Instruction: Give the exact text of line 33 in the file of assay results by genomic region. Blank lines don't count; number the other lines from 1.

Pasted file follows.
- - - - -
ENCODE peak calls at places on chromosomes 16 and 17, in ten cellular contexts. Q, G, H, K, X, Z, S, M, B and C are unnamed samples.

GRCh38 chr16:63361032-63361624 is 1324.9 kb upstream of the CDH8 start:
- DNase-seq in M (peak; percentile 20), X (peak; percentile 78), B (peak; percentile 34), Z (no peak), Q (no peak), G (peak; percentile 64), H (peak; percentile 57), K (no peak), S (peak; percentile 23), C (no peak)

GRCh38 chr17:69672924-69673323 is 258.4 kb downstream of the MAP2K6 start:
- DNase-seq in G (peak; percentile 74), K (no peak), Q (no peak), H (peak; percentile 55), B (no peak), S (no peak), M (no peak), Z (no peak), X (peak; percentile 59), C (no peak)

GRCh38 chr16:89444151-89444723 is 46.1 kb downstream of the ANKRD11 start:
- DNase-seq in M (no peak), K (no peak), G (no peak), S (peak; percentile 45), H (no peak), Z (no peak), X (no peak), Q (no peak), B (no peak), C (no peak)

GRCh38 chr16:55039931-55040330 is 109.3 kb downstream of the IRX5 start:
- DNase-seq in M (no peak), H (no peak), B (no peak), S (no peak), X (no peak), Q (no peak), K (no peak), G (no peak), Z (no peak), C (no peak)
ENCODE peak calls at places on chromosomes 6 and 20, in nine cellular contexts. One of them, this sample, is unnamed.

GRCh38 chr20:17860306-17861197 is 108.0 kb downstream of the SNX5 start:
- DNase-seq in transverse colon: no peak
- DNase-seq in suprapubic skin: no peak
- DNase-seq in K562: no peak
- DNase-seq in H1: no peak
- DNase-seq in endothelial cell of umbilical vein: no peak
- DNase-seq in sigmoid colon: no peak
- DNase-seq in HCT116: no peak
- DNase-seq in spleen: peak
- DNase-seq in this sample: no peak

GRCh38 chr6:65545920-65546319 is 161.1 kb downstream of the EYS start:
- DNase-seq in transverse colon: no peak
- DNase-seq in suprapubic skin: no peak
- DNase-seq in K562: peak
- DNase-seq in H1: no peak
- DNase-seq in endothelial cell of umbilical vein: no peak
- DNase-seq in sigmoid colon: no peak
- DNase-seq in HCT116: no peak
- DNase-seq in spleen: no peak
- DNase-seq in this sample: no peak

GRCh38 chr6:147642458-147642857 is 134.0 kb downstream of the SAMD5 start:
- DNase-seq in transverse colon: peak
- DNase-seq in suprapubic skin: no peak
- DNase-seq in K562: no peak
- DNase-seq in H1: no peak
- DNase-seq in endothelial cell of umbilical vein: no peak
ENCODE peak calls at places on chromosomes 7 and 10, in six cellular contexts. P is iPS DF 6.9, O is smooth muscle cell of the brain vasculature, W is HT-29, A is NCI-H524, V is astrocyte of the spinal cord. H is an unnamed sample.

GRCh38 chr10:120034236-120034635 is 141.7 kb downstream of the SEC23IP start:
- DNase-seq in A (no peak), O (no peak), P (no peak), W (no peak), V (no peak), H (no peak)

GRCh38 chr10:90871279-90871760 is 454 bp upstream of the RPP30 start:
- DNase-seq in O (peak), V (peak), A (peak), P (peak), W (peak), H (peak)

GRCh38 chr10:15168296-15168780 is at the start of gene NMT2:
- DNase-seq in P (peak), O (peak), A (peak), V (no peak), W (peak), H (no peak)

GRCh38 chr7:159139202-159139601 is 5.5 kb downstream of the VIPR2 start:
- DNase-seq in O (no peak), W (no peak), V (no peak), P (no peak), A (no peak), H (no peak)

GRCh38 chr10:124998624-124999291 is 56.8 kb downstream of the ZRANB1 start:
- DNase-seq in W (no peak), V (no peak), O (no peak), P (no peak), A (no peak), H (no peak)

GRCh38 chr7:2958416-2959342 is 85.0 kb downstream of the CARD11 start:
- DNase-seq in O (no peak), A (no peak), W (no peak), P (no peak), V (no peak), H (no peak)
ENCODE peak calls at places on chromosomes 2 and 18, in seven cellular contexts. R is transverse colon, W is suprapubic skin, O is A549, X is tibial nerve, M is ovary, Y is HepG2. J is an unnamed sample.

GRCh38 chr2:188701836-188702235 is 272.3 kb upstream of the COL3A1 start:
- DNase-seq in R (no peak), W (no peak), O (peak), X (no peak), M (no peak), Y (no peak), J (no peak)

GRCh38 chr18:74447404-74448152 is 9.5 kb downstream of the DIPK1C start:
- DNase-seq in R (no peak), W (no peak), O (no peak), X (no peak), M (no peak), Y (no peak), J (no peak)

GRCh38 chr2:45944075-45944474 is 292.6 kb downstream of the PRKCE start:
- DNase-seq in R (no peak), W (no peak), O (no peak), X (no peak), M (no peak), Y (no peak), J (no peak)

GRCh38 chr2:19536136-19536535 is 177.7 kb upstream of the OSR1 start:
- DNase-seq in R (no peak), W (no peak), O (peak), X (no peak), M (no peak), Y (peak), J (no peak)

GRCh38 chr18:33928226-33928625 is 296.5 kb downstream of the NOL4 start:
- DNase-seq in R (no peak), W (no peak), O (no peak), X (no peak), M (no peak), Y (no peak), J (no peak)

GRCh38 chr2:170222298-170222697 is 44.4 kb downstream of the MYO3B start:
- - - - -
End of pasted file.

- DNase-seq in suprapubic skin: no peak